A Lifetime in Limbo

Why the "Dirty Bomber" case threatens everyone's rights

In announcing charges against young men in Detroit and Lackawanna, New York, federal officials gave the impression they had disrupted major sleeper cells and thwarted determined terrorists. But in Detroit, it has emerged that prosecutors derived their most damning information from a convicted con artist, currently in their custody, who told them he knew some of the four suspects.

In Lackawanna, six accused Arab Americans recently pleaded guilty to the relatively minor charge of providing "material support" to terrorist affiliates. They face sentences of up to 10 years, and despite the adamant claims of federal investigators, they were not found to have participated in a terrorist conspiracy.

In February a congressional audit revealed that, of the slew of convictions federal prosecutors had reported since September 2001 as terrorism-related, nearly half—132 out of 288—in fact had nothing to do with terrorism. And while at least 750 immigrants were detained and questioned by federal investigators immediately following the 2001 terrorist attacks, not one was charged in relation to the tragedies.

But the case of "American Taliban" John Walker Lindh, also deemed at one point to be an enemy combatant, casts the most substantive doubt yet on the administration's claims of sound judgment. Attorney General Ashcroft said at the start that Lindh was guilty of "conspiracy to kill nationals of the United States" as an "Al Qaeda-trained terrorist." Yet after a rigorous challenge in court, the government's original 10 counts against him shrank to one, and it was not directly related to terrorism.

Unlike Padilla, Lindh was captured among hostile forces, in Afghanistan, but he nonetheless received a civilian trial and had the opportunity to mount a stellar defense. His father, a corporate lawyer with California's reigning energy supplier, quickly retained powerhouse San Francisco attorney James Brosnahan. According to his firm biography, Brosnahan, in over 40 years in complex litigation, has repeatedly been ranked among the top trial lawyers in America and has twice argued before the U.S. Supreme Court. A thorough dissection in the March 10 New Yorker graphically details how miserably Lindh was treated by federal captors before his lawyers got involved. Afterward, Brosnahan and company blew holes through the government's inflated case.

With resources ample enough to send a private investigator to Afghanistan to verify Lindh's exact location on September 11, 2001, his lawyers negotiated for him to plead guilty to one count of contributing "services" to the Taliban, for which he is serving 20 years in a medium-security prison. In perhaps its most effective move, the team seized on indications that the feds had violated Lindh's right to due process—most egregiously by interrogating him for 54 days without a lawyer. As a part of his plea agreement, Lindh is now aiding government investigators.

Those less fortunate could end up like Padilla, especially if the administration is less judicious in naming enemy combatants than it claims to be. Federal prosecutors reportedly used the possibility of such designation—and its implied loss of contact with a lawyer and other rights—as leverage during plea negotiations in Lackawanna. Lawyer Patrick Brown told the Voice that his client, Shafed Mosel, and at least one other suspect were offered immunity from being named enemy combatants as part of the deal if they would plead guilty. Brown says the U.S. attorney's office gave him the impression that a change in status "wasn't just a hypothetical, that it could happen. Getting the commitment that they wouldn't seek it was them really giving us something."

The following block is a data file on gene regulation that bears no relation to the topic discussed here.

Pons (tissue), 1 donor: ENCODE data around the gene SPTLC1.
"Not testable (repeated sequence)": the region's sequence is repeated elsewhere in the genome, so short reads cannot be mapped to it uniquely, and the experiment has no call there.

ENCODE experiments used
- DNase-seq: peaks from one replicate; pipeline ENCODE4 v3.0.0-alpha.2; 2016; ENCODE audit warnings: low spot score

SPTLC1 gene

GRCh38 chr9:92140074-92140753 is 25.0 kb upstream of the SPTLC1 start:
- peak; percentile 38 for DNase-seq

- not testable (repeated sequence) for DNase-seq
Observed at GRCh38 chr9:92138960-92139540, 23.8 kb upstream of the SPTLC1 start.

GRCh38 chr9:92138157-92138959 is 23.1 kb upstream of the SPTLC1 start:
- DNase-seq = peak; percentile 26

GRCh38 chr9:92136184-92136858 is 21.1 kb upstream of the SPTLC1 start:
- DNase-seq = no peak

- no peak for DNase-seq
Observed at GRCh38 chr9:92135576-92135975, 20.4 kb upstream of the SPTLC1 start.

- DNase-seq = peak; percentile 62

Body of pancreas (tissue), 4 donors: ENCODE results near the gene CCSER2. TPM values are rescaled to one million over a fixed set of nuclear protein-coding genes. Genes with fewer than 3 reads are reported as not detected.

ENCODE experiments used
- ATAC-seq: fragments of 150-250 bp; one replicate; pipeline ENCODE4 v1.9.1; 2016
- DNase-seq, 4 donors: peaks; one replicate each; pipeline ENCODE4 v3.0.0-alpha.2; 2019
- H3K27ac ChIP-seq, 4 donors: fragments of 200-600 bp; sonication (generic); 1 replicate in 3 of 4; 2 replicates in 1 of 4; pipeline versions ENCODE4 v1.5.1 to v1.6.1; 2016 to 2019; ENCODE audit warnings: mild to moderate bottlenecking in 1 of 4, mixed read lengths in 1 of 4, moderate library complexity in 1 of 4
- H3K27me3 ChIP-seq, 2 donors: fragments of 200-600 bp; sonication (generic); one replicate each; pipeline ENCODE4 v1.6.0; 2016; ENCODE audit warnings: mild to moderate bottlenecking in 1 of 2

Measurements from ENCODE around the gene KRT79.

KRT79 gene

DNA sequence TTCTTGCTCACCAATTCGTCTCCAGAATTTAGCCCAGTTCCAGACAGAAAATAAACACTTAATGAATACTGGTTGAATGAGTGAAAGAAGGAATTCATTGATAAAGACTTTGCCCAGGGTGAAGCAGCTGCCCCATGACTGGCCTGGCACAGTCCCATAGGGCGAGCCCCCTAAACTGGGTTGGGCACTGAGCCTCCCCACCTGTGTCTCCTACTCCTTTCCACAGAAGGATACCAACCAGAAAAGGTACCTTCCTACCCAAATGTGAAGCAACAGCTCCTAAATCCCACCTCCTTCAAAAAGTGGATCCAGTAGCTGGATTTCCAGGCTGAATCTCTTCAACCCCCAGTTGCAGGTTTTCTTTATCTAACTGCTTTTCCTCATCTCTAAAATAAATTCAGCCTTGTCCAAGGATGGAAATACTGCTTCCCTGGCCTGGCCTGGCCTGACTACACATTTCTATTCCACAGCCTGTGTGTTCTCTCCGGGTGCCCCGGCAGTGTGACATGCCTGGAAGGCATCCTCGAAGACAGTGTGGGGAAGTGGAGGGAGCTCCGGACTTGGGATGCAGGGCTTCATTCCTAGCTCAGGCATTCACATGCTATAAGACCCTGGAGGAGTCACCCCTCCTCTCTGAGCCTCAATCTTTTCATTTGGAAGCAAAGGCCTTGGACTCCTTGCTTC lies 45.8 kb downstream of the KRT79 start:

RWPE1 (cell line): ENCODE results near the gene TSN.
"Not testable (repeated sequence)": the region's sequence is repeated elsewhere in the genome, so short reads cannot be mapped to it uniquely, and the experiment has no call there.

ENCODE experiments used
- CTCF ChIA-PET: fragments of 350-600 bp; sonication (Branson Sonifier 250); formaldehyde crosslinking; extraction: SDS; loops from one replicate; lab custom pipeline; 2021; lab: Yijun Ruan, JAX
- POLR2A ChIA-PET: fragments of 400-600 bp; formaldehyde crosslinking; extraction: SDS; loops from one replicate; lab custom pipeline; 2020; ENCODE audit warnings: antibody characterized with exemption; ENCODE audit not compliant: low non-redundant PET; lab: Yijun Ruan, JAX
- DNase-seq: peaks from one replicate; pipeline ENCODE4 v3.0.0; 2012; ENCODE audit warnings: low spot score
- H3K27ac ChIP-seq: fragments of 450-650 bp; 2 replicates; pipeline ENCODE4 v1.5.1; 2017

In a way, Padilla is fortunate. It is be-cause of the window during which he was held as witness and provided a lawyer—and because his lawyer mounted a spirited challenge despite being unable to contact her client—that the world knows as much as it does about his case. (In fact, the public likely knows much more than he does. The Defense Department will not confirm that Padilla is receiving lawyer Newman's mailings of legal papers.)

"If he didn't initially have counsel, who would know?" says Newman. She says she has no idea "what's being done to him" by the military interrogators. She read in the New Yorker that Lindh was "sometimes kept blindfolded, naked, and bound to a stretcher with duct tape. . . . fed only a thousand calories a day, and was left cold and sleep-deprived in a pitch-dark steel shipping container," and she knows that her client is less protected than Lindh was. Padilla technically shares the same status as the foreign combatants at Guantánamo Bay. They have been the subject of international concerns about torture, and as of last week, 18 of them had attempted suicide a combined total of 27 times. The Justice Department referred questions about Padilla's physical state to the Department of Defense, which did not return a Voice call.

There appears to be no requirement that a president inform the public when he locks up an American as an enemy combatant. When Steven Brill, author of After: How America Confronted the September 12 Era, asked "one of Ashcroft's closest aides" shortly after Padilla's detention what insurance an American had against secret arrest and imprisonment, the aide replied, "Well, I guess his family could speak out if he's missing, and if that creates a political furor, then the President would be accountable at the next election."

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